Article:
Abstraction and the gothic cathedral

Abstraction and the gothic cathedral

Sun, Jun 28, 2020 | 10:30 am
Thu, Oct 29, 2020 | 5:30 pm
University of Kent Cantebury (map)

Ulrich Gehmann and Flora Loughridge investigate the strong parallels between the Gothic cathedral and the birth of abstraction, using interdisciplinary thinking to tie together ideas ubiquitous across architectural history, sociology, and digital technology, to stimulate a creative discussion on the cross-cultural practices of construction today and in the future.

If we understand architecture as a physically built space as well as an architecture of organisation, the Gothic cathedral is to be considered a prototype of an organisation-mode, which was coined for the development of our cultural sphere – the so-called Latin West. Furthermore, if we understand abstraction as an active means through which to build an organisation (directly visible or not), then abstraction was a cultural tendency of that Latin West. It led from the Gothic cathedral to the digital spaces of today, together with the notions of a cybernetic system and of fractal geometries, the cathedral being a forerunner and the epitome of such a tendency.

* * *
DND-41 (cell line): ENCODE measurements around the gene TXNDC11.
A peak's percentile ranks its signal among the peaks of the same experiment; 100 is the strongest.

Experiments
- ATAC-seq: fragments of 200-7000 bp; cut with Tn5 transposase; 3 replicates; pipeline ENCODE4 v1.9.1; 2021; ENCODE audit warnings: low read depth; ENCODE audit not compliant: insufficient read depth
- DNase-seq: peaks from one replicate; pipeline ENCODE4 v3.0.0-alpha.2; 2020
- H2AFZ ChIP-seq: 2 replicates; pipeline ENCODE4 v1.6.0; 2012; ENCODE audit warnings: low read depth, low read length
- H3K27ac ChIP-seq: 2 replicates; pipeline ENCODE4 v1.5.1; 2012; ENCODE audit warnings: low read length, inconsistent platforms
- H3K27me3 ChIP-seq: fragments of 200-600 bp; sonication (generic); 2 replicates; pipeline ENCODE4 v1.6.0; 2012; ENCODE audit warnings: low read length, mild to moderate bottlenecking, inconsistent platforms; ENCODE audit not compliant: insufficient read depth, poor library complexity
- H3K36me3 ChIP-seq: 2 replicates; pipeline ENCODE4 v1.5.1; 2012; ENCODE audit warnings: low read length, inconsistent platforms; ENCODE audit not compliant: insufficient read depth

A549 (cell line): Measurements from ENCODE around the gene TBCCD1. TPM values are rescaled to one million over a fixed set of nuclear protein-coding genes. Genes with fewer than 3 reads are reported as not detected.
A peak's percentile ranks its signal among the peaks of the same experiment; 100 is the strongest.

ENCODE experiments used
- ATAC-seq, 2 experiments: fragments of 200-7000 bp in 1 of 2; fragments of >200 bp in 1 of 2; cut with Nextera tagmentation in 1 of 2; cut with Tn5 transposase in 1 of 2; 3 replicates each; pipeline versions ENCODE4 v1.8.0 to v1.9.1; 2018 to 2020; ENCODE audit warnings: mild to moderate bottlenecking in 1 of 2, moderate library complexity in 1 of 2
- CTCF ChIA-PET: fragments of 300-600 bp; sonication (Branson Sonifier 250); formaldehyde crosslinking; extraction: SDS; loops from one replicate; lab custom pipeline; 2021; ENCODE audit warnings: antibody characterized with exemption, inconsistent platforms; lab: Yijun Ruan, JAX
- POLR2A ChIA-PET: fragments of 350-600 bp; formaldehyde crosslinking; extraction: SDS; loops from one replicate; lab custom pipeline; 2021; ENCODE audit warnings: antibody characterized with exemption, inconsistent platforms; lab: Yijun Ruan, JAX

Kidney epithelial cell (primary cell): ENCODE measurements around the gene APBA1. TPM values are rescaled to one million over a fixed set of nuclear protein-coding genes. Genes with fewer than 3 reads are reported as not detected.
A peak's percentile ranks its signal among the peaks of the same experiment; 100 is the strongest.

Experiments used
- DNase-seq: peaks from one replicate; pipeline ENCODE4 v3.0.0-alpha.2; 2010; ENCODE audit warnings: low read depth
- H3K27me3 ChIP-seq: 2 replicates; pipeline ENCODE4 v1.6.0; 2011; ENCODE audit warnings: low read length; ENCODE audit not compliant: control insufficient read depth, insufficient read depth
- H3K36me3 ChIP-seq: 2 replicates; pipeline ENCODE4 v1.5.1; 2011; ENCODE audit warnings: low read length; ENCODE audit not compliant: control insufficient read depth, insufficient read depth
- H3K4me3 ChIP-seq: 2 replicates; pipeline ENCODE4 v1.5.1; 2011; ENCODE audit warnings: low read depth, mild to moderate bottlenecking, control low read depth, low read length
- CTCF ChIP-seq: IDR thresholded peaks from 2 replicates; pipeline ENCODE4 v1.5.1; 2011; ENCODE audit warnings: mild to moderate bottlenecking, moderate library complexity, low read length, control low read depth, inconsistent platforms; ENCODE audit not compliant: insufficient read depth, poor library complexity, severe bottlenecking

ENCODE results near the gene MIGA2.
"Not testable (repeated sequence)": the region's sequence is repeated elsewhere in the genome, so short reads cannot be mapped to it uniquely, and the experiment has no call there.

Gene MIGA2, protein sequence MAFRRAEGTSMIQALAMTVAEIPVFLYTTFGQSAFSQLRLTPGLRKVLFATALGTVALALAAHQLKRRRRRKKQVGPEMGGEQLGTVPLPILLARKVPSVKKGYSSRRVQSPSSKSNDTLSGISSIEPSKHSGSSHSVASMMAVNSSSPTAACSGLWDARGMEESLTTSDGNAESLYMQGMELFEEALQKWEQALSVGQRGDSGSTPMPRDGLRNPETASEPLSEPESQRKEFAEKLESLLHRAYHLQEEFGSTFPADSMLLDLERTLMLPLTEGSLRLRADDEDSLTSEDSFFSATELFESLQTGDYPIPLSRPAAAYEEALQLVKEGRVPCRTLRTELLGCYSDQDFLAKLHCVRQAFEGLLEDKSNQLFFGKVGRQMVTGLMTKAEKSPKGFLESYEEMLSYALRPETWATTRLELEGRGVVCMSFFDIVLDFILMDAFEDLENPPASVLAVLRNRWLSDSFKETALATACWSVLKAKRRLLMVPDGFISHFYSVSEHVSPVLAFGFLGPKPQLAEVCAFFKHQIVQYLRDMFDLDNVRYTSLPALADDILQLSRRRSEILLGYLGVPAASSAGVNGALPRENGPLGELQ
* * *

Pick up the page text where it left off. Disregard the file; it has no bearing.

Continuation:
Despite the apparent differences between the times of the Gothic cathedral and today’s abstract digital spaces and network-ideas, there is a common denominator: the search for utopia via the attempt to overcome the confinements of materiality and, more importantly, to arrive at a final state for humanity. At the times of the cathedral, it was the Heavenly Jerusalem located outside earthly belongings; later, it became a modernist dream of Bruno Taut and the Neues Bauen architects; before pouring into the dreams of liberation through immateriality underlying the early days of the Internet. The ‘cyberspace’ of those days was already embedded in the Christian concept of the cathedral, the latter being a symbol for a real state to achieve, together with the eschatological hope to end all history as it was. The basic mindset of construction and its principles remained the same; nevertheless, they had become secular.